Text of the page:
Coffee County Health Welfare and Recreation Committee discussed proposed land options for a new county animal shelter during its November meeting.
During a prior meeting of the full legislative body, Commissioner Margaret Cunningham brought before the commission a resolution that would set aside some property off of Highway 41 and Jail Lane for the site, yet in a surprise development Commissioner Dennis Hunt brought a counter proposal for a deal from the owners of the old Fann Salvage Yard, Southern Central Waste Services, who has sought to donate some land for animal control. In return the group wants to buy a strip of land across the back of the county property to make a parcel contiguous with their transfer station site in the Industrial Park.
At HWR, the original Jail Lane site was once again moved from near the highway to a two-acre spot behind the jail on the same property, but nearer the Southern Waste transfer station on Volunteer Court.
“We could still work with them on that,” Cunningham, who is not a member of HWR but has been tasked with identifying a suitable site for animal control by County Mayor Gary Cordell, told the board before the meeting began. “And they can contribute to the cost of the building wherever we are. That shouldn't be a deal breaker.”
One question concerning locations is whether it will be cheaper to build a new purpose-built facility or to retrofit an existing building at the Fann site.
“I know (the Fann building) is not big enough, so we would have to add on to it. And it definitely needs some structural work,” Chairman of HWR Ashley Kraft said.
Sewer access moves talks
Cunningham noted that key to the discussion is the availability of sewer to the sites. She said at HWR, “Whatever we do we need to be on the same song sheet, so we’re all planning to vote on the same thing and not all off like we did at that last meeting.”
Cunningham told HWR that the Southern Waste site was once owned by the county, and former Sheriff Steve Graves had built a shooting range on the site. It was at some point sold to Southern Waste for a transfer station.
“Southern Waste came along but they wanted to be out at the Joint Industrial Park (near the MDS Foods cheese plant), and that’s where they should have gone. That was the more appropriate place, but because of the more restrictive covenants in the joint industrial park, which is why there’s nothing out there -- they wouldn’t allow it to go out there,” Cunningham said.
Returning to sewer, Cunningham said that the closest sewer was immediately behind the jail. Hollandsworth noted that if the other sites were lower in elevation than the sewer, an expensive lift pump would be required.
“They’re claiming, and that’s what Dennis (Hunt) said last night, that if we had a building here for animal control, maybe we could build sewer to it. Animal control is the bottom feeder of the world, or the county, so I don’t see sewer, especially with demand for the megasite and sewer wanting to go out to (Exit) 105, I don’t see (it as a priority),” Cunningham said.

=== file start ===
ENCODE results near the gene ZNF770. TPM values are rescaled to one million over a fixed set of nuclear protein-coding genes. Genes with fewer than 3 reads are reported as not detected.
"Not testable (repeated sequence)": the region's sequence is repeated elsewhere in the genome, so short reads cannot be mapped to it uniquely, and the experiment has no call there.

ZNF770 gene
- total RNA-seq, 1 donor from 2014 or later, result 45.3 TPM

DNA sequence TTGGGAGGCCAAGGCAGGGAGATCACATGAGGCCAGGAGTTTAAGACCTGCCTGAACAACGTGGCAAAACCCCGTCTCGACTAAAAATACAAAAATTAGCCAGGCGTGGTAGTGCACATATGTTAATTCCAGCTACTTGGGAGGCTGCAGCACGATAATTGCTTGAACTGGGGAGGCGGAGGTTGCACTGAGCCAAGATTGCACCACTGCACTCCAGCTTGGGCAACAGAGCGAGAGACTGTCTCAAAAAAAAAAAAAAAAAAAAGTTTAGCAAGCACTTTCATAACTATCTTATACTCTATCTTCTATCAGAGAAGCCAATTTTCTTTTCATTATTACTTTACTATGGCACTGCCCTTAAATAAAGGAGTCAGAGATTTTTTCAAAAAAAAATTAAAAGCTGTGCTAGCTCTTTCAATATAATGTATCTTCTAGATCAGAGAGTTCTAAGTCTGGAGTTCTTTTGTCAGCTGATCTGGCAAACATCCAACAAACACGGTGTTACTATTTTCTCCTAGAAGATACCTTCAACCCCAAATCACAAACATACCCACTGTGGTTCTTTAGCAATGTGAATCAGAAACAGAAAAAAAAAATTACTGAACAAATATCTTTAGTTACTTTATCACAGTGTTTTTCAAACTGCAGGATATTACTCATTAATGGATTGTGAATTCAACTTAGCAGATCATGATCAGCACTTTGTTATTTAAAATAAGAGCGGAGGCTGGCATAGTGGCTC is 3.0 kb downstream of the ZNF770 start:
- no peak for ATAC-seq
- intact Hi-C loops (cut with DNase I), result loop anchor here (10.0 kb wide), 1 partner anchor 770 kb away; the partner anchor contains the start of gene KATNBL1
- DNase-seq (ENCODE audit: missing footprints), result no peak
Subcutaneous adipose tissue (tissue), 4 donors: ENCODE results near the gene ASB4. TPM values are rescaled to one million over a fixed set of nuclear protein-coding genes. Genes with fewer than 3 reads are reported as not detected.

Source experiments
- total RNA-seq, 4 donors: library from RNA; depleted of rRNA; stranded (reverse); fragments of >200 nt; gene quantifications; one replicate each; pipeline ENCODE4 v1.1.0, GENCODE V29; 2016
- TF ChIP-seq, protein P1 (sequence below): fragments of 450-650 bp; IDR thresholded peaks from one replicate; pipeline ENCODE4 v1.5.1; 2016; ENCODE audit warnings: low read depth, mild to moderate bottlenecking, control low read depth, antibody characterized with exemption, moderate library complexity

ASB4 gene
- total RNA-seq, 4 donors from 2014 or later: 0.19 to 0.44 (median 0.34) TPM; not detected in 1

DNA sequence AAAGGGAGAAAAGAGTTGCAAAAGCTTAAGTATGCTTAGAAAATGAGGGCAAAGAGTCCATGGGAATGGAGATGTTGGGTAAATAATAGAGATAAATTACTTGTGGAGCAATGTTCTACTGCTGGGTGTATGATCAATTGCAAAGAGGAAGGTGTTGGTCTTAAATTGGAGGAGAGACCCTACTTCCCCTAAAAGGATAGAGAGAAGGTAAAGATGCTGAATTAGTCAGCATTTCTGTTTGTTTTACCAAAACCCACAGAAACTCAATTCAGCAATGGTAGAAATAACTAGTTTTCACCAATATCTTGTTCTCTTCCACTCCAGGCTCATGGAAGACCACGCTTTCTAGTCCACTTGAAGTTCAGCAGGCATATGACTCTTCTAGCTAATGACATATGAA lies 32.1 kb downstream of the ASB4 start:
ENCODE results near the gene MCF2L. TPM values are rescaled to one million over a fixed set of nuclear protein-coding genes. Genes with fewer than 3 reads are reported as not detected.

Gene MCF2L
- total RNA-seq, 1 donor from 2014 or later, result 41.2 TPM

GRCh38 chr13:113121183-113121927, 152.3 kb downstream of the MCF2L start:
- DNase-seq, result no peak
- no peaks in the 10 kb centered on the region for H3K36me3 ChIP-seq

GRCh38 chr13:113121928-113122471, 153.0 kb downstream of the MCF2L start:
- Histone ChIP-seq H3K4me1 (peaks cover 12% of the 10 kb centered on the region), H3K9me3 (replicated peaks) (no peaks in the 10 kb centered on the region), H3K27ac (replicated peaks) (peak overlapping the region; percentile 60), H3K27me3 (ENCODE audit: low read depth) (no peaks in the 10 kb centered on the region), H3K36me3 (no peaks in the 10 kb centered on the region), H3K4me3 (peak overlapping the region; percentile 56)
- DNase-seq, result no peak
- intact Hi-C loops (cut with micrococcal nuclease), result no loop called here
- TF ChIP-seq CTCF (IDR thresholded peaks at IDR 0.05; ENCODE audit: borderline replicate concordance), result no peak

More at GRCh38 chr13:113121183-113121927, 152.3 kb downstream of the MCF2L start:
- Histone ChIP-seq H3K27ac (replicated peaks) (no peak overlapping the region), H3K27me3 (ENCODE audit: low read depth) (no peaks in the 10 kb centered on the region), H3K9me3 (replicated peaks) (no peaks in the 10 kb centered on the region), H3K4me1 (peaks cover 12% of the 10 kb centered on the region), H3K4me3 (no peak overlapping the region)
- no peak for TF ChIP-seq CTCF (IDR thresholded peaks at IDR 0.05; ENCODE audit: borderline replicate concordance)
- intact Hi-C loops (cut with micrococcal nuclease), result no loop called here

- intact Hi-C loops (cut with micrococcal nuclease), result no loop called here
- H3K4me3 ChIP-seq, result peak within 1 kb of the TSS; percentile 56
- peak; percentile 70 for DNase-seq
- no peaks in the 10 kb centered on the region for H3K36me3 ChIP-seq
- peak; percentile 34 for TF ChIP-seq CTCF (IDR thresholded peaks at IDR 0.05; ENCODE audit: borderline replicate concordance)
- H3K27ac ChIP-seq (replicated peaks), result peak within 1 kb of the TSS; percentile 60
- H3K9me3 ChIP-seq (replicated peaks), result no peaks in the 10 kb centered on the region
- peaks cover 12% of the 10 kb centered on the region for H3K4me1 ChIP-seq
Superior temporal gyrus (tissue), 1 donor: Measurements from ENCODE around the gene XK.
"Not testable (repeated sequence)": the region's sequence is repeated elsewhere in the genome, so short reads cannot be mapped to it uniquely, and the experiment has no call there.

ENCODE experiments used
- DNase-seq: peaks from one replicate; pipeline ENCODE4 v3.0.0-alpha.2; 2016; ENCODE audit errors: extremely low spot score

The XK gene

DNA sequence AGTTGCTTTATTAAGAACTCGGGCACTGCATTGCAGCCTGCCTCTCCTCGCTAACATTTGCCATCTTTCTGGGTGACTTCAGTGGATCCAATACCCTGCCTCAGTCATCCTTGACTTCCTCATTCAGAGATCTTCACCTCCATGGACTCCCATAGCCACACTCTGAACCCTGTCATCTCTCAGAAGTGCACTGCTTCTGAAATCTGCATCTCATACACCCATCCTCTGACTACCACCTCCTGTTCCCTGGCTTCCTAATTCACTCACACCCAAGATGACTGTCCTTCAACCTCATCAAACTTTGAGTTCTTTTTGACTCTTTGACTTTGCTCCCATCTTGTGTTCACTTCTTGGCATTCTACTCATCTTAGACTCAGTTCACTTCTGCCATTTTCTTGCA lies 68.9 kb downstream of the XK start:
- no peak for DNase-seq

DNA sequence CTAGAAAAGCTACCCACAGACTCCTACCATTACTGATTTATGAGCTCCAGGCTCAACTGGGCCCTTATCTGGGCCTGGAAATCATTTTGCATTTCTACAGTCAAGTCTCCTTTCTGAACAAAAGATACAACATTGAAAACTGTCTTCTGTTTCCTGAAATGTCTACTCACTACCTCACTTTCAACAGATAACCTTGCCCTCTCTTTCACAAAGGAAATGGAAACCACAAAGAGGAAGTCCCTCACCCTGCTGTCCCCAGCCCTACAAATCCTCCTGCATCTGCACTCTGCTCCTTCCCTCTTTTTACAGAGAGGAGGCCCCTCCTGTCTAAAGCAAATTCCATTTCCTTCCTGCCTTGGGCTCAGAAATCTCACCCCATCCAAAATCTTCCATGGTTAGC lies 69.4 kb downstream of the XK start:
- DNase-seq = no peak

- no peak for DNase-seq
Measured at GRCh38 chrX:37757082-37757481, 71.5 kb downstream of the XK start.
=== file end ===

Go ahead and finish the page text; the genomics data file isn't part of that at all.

“Their plans are to develop all of this as commercial property. And they are hoping that the county gets in gear to run sewage. I don’t see that happening in my lifetime,” she said.
“I think the thinking is that if they give us this, somebody would get motivated to put a sewer there. But nobody cares about animal control, obviously because we’re still here trying to get a building. So it’s not going to happen if you put an animal control there,” Cunningham said.
“We need to go with a sure spot behind the jail. This spot is high and dry and near a sewer. I really think we need to give Southern Waste access, a right-of-way, in exchange for (funds) for the building.”
“I really think that if we could just hone in on this site by resolution and don’t get diverted... I know Dennis doesn't want to do that. I don’t know why, I don’t,” Cunningham said.
Kraft asked if the noise from the transfer station noise and traffic would interfere with the location.
According to Cunningham, traffic is “not what everybody says it is. And then you have that turnaround (proposed by the Industrial Board, then defeated by the purchasing commission) would solve that,” she said.
“I think they were going to give us this because it was low, and they weren’t going to do anything with it anyway,” Cunningham said.
“We need to have this by the January meeting… We have the passion for it on the full commission, we just have to be on the same song sheet, which we haven’t been,” Cunningham repeated from earlier.
“Every time I look at something, your signature is on it,” Commissioner Jackie Duncan told Cunningham earlier in the meeting. “You are really busy. You’re doing a fantastic job.”
As part of old business, Kraft said that a second animal control employee is needed. A budget amendment request will have to go before the budget and finance committee and full commission before that employee can be hired.
Kraft said HWR is searching for a second animal control vehicle that could be converted to the task.
Kraft will approach Sheriff Chad Partin for a possible transfer of a used or government surplus vehicle.
HWR is scheduled to meet again on Dec. 28 to approve a resolution specifying a location for the new animal control. If approved by HWR, the resolution would then go to the full commission for a vote on Jan. 11.